This is the paper submitted for National Conference on “Propelling Corporate India: Challenges & Strategies” organized by MSRIM, Bangalore on 12th and 13th August, 2010
This paper focuses on, “Green Computing,” which is especially important and relevant in today’s scenario when Electronic waste or e-waste is one of the rapidly growing environmental problems of the world. As computing becomes increasingly pervasive, the energy consumption attributable to computing is climbing, despite the clarion call to action to reduce consumption and reverse greenhouse effects. At the same time, the rising cost of energy — due to regulatory measures enforcing a “true cost” of energy coupled with scarcity as finite natural resources are rapidly being diminished — is refocusing IT leaders on efficiency and total cost of ownership, particularly in the context of the world-wide financial crisis.
“Making a conscious decision to go green in the workplace, not only improves your bottom line, but also reduces your carbon footprint. It’s a win-win no matter how you look at it”, says Shawn Nesbitt, the founder of Simple Network Consulting.
This article covers following topics:
- Understanding Green IT and Green Technologies
- Profiling Energy Usage for Efficient Consumption
- Recycling E-Waste
- Industry Best Practices
- Benefits of Green Computing
Food For thought: Few steps to Greener Planet
- Turn off the computer at night so it runs only eight hours a day— this will result in reduction of energy use by 810 kWh per year and net a 67 percent annual savings.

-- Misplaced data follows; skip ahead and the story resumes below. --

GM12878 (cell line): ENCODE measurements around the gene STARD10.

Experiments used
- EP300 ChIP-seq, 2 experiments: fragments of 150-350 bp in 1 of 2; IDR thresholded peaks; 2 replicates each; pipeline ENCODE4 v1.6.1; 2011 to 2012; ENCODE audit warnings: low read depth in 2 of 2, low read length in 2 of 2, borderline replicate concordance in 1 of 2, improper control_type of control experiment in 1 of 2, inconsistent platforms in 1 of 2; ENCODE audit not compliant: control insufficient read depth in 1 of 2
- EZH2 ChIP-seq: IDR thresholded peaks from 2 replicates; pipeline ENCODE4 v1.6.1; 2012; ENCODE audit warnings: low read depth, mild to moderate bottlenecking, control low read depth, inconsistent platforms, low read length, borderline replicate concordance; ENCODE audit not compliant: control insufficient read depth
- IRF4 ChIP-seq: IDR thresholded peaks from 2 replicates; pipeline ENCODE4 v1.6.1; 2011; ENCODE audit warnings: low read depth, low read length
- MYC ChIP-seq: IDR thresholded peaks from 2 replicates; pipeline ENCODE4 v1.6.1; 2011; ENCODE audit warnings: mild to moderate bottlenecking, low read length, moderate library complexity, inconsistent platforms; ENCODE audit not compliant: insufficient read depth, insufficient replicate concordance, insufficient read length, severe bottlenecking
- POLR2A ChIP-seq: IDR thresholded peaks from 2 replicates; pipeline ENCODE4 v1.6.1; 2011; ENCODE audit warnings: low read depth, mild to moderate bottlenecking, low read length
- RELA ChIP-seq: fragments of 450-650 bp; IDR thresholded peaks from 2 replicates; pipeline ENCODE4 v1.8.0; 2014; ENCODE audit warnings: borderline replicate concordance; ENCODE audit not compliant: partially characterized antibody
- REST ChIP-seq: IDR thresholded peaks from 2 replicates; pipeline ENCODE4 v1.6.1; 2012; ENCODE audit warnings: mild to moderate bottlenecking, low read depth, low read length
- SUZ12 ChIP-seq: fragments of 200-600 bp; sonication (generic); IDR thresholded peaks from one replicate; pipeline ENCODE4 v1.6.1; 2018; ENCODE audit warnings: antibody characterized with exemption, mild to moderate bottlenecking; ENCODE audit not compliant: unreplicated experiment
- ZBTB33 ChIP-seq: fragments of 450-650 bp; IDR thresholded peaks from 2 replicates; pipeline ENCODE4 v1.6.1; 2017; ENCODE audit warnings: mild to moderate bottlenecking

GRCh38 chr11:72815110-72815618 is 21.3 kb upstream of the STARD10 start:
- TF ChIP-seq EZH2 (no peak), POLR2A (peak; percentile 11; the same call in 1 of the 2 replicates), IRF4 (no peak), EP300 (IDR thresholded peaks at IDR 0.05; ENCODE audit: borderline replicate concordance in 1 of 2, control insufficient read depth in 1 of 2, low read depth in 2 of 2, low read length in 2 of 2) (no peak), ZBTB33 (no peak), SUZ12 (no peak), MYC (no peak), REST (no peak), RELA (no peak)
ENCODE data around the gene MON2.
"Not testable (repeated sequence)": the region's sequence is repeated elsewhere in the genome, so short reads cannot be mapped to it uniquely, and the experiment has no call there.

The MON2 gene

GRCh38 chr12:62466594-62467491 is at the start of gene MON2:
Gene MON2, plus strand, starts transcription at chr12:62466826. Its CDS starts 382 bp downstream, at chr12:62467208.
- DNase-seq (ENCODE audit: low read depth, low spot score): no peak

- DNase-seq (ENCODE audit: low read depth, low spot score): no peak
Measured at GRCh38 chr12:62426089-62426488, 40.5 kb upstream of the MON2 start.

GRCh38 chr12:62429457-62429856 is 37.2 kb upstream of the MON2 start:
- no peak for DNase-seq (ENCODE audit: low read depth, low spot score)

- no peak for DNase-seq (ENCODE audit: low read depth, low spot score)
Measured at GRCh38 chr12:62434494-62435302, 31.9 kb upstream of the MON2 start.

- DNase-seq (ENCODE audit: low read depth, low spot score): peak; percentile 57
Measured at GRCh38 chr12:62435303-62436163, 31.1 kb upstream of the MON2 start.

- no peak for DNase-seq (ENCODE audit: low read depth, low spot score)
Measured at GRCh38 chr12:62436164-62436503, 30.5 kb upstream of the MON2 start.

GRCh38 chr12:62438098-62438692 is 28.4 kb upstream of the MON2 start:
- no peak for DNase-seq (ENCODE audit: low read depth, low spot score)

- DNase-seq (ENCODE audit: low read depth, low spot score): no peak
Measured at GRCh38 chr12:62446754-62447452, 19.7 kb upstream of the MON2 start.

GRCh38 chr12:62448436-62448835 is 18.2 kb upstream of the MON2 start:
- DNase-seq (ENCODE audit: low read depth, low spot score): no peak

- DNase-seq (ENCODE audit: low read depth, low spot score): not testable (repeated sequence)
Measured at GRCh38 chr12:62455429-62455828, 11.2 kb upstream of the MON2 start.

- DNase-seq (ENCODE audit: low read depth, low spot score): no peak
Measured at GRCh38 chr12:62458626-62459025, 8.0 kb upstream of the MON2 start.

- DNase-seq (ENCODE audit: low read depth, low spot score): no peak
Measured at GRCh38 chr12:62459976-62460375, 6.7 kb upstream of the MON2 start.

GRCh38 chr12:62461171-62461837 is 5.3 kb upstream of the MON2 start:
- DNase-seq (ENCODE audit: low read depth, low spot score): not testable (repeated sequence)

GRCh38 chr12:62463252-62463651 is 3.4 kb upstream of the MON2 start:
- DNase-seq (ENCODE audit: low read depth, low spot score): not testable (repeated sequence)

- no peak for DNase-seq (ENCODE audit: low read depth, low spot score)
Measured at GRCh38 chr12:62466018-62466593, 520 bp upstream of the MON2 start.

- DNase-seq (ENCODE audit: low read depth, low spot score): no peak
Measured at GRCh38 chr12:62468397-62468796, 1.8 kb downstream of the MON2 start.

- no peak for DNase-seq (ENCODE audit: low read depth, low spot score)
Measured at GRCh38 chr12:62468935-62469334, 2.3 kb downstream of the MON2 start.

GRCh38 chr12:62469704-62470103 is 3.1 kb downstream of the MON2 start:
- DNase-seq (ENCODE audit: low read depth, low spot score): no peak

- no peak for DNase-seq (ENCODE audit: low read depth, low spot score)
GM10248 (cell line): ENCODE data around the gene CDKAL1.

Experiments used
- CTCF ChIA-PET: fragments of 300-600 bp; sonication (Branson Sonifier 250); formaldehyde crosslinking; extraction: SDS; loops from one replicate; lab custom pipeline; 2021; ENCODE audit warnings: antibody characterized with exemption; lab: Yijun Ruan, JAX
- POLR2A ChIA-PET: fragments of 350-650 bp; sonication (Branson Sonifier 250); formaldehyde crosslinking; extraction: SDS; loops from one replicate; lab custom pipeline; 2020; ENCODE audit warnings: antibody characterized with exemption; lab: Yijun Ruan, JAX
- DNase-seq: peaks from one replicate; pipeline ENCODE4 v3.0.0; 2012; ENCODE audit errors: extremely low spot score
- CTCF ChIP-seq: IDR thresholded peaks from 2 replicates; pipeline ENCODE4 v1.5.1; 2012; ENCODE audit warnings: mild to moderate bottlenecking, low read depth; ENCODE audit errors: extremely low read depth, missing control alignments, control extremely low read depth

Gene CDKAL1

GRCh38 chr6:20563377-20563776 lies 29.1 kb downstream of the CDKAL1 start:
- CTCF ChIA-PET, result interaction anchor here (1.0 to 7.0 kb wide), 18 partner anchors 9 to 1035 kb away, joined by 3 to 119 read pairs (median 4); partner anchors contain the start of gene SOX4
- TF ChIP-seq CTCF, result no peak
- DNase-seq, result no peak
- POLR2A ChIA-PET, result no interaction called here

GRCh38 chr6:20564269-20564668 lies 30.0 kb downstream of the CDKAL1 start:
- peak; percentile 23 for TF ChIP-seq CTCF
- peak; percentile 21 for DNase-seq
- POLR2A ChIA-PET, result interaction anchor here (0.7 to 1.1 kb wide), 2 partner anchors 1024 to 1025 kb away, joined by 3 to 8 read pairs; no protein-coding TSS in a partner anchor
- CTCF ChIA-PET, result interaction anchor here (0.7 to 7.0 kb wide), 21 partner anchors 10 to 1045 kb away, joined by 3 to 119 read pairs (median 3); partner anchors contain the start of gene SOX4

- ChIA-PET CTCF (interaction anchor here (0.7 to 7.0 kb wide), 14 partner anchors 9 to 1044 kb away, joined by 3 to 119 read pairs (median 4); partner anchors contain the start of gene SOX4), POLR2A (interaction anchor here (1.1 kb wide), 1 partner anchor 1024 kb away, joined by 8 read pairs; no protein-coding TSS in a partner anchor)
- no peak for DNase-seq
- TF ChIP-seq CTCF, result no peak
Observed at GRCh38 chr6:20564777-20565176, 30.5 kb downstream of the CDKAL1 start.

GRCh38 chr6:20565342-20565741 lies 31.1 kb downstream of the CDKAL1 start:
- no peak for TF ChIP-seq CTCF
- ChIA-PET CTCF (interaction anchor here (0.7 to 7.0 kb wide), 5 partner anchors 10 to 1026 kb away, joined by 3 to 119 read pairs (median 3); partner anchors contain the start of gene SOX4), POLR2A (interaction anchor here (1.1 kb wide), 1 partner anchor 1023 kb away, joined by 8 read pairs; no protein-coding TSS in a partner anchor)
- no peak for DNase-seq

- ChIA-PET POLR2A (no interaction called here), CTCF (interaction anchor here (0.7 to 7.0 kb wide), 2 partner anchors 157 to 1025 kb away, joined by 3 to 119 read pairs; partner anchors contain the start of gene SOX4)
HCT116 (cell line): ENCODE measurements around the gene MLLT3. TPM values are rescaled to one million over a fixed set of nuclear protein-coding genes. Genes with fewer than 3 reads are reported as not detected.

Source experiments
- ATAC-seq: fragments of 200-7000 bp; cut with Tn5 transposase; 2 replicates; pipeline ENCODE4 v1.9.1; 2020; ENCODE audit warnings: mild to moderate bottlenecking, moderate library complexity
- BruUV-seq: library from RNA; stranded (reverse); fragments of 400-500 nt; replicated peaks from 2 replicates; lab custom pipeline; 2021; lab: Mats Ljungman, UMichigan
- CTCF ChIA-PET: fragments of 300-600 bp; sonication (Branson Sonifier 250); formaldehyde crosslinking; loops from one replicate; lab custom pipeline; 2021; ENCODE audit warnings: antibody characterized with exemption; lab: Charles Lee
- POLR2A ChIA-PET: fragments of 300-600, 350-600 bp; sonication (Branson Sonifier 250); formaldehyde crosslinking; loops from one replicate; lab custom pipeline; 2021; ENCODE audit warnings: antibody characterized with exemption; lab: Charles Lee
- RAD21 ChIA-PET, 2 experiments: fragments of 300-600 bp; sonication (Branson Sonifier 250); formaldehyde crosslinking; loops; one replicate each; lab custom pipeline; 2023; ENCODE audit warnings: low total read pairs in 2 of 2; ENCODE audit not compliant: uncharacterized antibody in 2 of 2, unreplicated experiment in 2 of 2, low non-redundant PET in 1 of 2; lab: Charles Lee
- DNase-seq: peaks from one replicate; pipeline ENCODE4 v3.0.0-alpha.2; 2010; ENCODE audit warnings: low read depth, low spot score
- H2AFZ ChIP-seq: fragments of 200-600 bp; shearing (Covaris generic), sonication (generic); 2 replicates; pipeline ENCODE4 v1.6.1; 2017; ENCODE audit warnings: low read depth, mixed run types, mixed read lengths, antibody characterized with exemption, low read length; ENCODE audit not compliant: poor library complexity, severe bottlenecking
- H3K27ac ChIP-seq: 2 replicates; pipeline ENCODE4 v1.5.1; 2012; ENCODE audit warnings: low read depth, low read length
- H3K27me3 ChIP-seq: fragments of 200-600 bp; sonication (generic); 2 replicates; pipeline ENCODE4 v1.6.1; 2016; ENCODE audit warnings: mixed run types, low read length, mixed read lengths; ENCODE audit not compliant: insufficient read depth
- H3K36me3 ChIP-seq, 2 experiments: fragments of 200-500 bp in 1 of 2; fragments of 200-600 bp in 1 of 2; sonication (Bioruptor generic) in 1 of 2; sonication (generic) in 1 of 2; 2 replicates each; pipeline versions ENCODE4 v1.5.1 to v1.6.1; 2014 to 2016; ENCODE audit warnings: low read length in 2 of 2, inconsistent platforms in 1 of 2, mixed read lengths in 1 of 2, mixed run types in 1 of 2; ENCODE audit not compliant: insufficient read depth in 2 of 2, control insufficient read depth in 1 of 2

- Plan the computer-related activities so one can do them all at once, keeping the computer off at other times.
- Consider a smaller monitor—a 14-inch display uses 40 percent less energy than a 17-inch one.
- Enable the standby/sleep mode and power management settings on the computer.
- Forgo the screen saver—it doesn’t save energy or the screen unless one is using an old monochrome monitor.
- Review document drafts and e-mails onscreen instead of printing them out.
- Power off your monitor when not in use instead of using screen savers.
- Consider using an ink-jet printer—although a bit slower than laser printers, inkjets use 80 to 90 percent less energy.
- Purchase flat-screen monitors—they use significantly less energy and are not as hard on your eyes as CRTs.
- Do not leave the computer running overnight or on weekends.
- Print on recycled-content paper. Look for non-chlorine bleached papers with 50 to 100 percent post-consumer waste.
- Use double-sided printing functions.
- E-mail communications as an alternative to paper memos and fax documents.
- Turn off all printers and peripherals unless you are using them.
There is an unprecedented degree of consensus today that our nation faces significant energy challenges that threaten to impact our economic competitiveness, national security and the global environment. Ensuring a sound energy future is one of the most urgent policy challenges facing our nation and indeed the global community.
Lets all of us join hands for this cause and make our own efforts to save this planet.
Author: Sheetal Kalra
Assoc. Prof, ISME